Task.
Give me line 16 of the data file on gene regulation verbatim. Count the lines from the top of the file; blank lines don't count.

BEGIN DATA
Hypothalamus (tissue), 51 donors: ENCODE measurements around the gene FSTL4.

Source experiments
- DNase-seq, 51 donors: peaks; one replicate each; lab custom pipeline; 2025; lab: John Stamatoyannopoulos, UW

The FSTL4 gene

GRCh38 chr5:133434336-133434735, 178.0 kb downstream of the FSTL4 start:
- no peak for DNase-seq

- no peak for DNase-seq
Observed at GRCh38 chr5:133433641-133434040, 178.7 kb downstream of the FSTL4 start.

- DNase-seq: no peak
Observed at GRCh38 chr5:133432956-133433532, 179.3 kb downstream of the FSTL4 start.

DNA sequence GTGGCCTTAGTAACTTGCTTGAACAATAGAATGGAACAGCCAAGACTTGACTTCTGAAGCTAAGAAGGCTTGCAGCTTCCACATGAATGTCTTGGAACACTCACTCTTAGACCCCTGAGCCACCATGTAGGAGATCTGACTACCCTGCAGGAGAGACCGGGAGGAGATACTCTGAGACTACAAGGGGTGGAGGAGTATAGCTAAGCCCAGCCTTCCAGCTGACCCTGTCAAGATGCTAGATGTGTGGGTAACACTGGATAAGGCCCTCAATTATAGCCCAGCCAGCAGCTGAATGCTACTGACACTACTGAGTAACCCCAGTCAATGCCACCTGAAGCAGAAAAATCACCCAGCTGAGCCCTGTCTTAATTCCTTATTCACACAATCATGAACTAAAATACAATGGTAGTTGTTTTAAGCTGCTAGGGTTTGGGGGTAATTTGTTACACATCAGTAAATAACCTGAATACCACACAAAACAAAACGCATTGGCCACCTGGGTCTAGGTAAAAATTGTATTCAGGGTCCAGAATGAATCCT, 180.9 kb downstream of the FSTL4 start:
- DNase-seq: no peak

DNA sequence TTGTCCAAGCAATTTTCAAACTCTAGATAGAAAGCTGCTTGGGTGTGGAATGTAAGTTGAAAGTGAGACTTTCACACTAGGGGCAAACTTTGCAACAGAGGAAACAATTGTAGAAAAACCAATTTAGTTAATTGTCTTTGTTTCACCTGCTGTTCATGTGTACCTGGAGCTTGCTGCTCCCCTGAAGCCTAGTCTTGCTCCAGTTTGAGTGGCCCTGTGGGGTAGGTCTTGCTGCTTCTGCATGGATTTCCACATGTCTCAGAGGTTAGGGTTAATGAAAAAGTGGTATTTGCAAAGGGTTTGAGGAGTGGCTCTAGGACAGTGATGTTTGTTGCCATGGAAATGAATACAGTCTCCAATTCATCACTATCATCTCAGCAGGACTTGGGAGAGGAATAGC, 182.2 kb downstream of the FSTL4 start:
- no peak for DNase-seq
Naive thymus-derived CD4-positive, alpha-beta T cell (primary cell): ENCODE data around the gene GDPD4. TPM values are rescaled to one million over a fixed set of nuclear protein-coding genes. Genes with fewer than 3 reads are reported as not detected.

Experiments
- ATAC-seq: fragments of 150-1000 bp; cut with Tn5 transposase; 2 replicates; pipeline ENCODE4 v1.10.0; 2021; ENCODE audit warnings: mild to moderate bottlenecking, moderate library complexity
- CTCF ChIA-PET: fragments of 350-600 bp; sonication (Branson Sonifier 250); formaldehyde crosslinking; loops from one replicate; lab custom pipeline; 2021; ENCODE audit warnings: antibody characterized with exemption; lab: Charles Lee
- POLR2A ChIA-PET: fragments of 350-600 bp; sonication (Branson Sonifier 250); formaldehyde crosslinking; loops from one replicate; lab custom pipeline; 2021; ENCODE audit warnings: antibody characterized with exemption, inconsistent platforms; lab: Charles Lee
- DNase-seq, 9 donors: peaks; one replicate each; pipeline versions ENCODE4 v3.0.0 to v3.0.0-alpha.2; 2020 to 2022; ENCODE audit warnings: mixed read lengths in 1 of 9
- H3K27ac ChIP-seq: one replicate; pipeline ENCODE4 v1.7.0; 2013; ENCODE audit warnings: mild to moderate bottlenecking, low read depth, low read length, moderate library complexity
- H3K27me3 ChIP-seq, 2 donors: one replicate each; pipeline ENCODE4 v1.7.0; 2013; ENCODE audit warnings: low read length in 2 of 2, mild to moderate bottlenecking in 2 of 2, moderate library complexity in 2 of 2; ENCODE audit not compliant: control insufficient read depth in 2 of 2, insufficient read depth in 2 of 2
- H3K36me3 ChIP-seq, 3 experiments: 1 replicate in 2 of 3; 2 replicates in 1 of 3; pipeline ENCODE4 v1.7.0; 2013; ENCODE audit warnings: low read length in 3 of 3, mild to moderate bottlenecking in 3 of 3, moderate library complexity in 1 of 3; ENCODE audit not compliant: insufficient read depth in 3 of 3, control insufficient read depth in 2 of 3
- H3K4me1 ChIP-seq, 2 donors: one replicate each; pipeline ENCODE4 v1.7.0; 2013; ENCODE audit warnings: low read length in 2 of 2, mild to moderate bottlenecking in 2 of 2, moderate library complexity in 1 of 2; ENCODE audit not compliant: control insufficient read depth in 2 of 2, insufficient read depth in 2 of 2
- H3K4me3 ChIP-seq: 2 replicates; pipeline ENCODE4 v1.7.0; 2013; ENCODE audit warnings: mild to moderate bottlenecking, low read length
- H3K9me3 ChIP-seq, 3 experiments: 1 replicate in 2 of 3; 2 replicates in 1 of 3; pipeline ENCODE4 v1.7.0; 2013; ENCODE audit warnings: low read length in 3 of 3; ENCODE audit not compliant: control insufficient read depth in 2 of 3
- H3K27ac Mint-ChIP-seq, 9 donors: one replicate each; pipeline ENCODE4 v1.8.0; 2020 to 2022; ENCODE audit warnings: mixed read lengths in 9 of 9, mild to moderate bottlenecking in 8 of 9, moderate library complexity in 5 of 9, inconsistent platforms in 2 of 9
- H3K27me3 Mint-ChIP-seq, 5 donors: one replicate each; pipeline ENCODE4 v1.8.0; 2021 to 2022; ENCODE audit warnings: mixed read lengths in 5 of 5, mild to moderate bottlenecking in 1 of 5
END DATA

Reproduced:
Experiments